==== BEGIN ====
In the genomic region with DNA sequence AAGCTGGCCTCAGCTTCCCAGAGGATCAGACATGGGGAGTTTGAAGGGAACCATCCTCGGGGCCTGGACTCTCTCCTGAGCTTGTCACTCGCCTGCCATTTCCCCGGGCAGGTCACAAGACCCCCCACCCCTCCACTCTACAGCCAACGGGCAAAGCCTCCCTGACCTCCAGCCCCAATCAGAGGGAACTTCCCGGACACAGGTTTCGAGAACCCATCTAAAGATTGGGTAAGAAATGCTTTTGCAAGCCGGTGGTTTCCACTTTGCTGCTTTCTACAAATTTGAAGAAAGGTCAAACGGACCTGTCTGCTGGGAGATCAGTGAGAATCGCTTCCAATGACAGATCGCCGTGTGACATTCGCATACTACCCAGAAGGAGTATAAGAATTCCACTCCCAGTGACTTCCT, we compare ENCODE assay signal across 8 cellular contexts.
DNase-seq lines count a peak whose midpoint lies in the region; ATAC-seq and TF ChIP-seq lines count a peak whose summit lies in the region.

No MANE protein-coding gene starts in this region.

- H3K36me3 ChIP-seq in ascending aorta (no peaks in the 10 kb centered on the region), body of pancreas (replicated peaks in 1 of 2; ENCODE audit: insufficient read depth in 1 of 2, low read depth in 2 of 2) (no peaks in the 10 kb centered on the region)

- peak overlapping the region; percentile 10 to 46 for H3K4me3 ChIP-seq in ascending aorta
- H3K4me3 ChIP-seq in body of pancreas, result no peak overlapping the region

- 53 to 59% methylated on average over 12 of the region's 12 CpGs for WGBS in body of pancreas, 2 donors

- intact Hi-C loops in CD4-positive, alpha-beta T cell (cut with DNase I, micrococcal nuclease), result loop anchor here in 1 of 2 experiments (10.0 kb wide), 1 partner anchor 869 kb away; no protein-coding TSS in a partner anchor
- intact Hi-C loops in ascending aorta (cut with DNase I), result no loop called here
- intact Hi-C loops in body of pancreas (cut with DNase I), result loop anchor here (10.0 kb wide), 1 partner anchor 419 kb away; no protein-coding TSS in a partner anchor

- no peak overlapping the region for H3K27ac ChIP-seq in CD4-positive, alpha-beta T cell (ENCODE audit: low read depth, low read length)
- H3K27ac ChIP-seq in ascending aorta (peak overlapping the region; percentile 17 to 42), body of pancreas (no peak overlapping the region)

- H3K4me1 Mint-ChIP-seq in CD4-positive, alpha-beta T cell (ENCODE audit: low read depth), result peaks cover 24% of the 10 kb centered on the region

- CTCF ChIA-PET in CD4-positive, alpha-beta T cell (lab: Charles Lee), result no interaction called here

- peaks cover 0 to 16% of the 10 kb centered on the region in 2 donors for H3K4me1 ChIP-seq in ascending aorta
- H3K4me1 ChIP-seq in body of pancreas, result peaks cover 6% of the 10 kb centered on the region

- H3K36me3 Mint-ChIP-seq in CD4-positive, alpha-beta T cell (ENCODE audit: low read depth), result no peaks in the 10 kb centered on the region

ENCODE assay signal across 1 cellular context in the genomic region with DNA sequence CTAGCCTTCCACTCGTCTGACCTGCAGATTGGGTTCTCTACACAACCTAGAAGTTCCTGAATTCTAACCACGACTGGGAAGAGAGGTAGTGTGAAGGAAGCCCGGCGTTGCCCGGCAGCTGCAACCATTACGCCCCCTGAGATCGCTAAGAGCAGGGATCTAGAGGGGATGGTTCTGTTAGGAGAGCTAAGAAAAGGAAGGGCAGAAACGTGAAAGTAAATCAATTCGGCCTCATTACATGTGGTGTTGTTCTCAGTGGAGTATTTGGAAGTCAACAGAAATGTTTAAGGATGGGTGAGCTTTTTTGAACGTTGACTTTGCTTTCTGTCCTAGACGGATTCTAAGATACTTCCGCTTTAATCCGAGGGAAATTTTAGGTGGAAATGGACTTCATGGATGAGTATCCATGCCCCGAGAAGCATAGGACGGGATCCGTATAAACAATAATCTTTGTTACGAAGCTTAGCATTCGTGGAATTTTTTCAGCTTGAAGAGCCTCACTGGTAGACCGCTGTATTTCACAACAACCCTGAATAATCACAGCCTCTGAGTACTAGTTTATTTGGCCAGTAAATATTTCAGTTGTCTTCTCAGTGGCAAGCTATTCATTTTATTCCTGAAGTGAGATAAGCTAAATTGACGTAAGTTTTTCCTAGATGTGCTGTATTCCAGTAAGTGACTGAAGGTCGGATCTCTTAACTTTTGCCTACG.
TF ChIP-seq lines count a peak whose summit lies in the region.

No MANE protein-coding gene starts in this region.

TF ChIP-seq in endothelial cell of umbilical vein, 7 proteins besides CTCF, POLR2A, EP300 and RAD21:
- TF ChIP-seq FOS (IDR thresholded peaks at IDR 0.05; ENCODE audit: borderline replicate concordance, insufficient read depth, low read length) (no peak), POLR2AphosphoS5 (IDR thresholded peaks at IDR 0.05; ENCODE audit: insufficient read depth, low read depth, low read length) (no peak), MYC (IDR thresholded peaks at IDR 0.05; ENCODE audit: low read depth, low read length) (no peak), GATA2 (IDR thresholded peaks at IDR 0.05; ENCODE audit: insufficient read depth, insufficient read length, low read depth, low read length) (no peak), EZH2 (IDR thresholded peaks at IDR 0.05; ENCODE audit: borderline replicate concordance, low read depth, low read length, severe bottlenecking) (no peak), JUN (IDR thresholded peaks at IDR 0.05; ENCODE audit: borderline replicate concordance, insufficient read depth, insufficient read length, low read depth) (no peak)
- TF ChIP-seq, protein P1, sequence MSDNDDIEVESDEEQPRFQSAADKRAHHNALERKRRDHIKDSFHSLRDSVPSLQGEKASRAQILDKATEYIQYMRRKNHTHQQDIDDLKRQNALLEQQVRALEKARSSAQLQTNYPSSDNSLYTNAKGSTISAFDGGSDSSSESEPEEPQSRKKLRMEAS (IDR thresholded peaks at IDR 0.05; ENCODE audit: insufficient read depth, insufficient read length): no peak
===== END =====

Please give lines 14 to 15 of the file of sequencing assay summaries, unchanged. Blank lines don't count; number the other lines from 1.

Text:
- CTCF ChIA-PET in CD4-positive, alpha-beta T cell (lab: Charles Lee), result no interaction called here

- peaks cover 0 to 16% of the 10 kb centered on the region in 2 donors for H3K4me1 ChIP-seq in ascending aorta